Cosmology Seminar

Cosmology with galaxy clusters

Tuesday, 22 October 2019 02:30PM PDT
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Cosmology Seminar

Arif Babul
University of Victoria

Cosmology with galaxy clusters

Oct 22, 2019 at 2:30pm in P8445.2

Synopsis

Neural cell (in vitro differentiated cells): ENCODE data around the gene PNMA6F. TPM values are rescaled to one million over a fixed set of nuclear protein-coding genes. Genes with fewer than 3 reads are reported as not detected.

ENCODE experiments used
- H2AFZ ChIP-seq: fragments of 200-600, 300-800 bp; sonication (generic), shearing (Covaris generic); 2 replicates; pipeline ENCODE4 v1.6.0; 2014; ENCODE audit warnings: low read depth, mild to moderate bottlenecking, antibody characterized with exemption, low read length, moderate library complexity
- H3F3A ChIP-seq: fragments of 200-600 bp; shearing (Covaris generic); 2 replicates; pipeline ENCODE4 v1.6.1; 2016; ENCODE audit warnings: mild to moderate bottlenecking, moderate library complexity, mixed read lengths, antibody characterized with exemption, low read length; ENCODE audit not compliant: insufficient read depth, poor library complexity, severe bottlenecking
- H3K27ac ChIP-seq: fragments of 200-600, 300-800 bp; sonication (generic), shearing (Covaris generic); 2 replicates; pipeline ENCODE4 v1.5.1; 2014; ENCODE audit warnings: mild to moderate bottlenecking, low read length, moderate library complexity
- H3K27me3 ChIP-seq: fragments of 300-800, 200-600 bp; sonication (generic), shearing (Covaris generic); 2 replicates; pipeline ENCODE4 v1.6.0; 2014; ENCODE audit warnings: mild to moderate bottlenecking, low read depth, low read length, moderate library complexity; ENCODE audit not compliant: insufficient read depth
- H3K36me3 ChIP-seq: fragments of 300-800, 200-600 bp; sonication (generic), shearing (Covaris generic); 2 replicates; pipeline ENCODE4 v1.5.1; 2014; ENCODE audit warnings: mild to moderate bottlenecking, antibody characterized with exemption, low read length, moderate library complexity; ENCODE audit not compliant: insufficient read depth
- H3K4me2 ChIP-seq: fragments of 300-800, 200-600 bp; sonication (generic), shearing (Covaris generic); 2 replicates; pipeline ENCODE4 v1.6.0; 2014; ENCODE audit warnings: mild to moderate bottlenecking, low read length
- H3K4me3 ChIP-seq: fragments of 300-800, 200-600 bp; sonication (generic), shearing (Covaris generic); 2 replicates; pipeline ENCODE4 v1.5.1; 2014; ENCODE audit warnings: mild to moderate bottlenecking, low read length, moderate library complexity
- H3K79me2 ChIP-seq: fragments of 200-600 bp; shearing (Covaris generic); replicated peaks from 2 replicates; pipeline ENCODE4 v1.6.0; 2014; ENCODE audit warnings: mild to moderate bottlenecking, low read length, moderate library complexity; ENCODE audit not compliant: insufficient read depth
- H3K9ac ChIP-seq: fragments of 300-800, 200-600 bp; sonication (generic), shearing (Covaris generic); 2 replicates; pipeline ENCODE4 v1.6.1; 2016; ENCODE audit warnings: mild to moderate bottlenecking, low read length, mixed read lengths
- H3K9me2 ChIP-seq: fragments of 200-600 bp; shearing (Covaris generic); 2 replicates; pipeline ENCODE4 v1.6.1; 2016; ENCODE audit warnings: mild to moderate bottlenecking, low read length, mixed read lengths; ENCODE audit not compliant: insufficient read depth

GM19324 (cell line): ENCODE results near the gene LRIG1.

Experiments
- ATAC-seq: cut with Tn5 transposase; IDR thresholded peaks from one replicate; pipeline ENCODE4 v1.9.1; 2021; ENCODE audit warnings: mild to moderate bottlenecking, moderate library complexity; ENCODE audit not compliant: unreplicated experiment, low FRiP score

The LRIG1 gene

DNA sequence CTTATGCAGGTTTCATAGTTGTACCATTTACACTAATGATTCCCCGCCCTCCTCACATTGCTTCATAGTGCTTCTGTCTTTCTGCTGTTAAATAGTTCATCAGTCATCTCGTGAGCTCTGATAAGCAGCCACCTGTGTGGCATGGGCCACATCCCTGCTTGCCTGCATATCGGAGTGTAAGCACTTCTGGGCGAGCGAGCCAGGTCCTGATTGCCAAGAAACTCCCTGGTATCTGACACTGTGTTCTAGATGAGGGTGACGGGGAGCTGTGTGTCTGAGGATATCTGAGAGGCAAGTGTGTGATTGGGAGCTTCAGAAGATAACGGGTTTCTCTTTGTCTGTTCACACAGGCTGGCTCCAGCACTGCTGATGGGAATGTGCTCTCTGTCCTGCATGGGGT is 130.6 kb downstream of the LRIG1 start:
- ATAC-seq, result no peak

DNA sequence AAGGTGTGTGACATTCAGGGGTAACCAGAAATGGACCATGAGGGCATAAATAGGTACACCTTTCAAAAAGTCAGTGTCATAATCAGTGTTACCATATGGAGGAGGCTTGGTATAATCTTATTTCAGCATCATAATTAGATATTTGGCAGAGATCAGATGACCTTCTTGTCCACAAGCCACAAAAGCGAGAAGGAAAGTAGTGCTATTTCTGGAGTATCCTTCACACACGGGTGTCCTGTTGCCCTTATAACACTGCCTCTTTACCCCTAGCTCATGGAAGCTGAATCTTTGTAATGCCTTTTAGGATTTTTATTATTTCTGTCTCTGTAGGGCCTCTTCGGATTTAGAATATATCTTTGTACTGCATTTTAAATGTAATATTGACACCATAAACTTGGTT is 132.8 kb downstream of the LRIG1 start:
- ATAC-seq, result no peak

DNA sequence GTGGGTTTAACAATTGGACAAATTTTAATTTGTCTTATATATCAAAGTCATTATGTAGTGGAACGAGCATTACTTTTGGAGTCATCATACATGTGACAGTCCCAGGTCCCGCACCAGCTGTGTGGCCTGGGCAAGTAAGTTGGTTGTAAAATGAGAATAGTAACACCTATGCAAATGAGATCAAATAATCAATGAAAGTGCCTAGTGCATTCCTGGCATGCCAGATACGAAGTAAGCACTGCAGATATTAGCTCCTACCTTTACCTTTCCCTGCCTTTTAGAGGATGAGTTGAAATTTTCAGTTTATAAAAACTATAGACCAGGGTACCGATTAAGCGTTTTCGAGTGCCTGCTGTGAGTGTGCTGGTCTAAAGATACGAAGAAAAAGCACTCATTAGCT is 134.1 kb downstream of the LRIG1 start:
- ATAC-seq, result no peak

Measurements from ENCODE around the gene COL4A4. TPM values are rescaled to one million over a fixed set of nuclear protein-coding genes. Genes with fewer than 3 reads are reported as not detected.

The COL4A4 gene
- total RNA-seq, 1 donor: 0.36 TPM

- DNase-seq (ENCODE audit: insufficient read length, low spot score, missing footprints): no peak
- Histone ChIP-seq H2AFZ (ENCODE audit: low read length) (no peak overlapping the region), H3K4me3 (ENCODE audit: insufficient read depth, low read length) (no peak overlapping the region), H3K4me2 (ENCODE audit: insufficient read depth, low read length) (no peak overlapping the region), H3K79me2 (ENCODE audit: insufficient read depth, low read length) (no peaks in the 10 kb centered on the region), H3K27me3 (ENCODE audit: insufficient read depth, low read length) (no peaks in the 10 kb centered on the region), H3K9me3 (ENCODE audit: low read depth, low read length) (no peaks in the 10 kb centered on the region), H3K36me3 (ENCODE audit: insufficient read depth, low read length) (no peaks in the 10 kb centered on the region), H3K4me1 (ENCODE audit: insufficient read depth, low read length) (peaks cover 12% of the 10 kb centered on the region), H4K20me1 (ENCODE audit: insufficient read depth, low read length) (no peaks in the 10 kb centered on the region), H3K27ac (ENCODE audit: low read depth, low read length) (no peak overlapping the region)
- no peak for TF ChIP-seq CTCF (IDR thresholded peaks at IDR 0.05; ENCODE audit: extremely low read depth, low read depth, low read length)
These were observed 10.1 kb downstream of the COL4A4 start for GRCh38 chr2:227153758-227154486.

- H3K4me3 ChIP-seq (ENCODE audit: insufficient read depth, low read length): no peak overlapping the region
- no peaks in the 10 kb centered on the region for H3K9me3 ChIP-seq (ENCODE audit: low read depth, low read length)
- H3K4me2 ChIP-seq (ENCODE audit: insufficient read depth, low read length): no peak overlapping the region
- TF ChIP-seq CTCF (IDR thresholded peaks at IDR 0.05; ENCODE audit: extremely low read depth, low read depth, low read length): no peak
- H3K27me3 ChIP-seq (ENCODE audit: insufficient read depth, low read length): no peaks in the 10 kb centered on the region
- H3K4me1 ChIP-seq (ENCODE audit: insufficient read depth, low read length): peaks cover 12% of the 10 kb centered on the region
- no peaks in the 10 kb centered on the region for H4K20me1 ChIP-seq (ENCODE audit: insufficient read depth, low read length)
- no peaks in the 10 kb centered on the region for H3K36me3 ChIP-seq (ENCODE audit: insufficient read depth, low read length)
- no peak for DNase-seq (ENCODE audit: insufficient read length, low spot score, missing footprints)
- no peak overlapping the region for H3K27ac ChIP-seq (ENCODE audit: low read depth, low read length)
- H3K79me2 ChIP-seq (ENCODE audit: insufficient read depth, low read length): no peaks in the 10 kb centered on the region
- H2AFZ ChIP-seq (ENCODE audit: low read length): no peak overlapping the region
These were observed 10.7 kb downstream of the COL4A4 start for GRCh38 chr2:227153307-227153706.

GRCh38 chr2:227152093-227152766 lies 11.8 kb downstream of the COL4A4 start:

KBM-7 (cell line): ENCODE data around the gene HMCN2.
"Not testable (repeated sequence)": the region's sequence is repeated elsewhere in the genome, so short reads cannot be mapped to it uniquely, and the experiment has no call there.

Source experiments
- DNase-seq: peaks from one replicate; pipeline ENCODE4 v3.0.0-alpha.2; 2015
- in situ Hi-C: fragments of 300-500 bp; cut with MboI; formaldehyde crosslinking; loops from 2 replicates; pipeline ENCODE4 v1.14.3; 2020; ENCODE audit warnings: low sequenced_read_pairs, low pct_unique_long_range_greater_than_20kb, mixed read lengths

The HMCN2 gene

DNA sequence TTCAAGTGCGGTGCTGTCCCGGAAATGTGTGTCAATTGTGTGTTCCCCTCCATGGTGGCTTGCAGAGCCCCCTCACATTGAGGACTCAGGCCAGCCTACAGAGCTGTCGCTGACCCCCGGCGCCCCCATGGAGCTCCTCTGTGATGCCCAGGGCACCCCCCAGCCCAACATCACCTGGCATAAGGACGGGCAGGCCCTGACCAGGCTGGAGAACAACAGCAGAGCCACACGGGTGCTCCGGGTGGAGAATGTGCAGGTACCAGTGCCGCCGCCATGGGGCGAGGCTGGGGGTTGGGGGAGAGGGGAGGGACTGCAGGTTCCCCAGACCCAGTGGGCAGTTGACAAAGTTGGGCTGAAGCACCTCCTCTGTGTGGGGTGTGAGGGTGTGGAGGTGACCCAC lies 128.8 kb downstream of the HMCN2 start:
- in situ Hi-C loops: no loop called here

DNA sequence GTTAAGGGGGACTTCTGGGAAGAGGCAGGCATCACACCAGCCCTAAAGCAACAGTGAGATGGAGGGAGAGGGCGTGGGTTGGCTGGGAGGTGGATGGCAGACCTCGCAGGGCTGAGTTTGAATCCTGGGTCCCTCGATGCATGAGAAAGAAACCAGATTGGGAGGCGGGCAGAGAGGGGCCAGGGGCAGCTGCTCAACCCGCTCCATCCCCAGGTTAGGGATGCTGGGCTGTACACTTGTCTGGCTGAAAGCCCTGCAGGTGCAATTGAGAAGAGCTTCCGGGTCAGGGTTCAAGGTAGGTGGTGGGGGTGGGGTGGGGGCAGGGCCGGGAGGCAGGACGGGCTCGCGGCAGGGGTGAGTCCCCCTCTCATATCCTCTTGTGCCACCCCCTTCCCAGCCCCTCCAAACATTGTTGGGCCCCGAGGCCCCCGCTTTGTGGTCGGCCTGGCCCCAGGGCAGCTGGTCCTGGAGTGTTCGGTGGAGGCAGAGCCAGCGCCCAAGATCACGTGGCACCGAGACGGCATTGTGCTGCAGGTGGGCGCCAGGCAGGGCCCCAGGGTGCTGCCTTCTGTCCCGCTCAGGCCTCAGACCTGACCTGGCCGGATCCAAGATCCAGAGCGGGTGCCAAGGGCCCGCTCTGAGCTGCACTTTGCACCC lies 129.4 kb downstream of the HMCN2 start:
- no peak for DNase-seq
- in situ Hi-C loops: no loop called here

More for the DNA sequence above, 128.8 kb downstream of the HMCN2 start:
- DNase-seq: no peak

Clusters of galaxies are the largest, most massive gravitationally bound objects in the Universe. They are also the most recent of the cosmic objects to form. In the currently accepted models of cosmic structure formation, the evolution of the number density of these galaxy clusters over the recent (cosmologically speaking) past depends sensitively on the parameters describing the large-scale geometry and the expansion history of the universe. For this reason, galaxy clusters are regarded as important cosmological probes. The first step in using clusters as cosmological probes involves involves starting with a large, well-defined sample of galaxy clusters and "weigh them". Here, I will discuss what "weighing them" entails and highlight some of the challenges involved. I will then summarize the outcome of the cosmological analysis, and compare the resulting values of the key cosmological parameters to those derived from the studies of the cosmic microwave background. Interestingly, the two do not agree with each other! And, this troubling tension remains unresolved. I will conclude by speculating about the implications of, and potential resolutions, of this tension.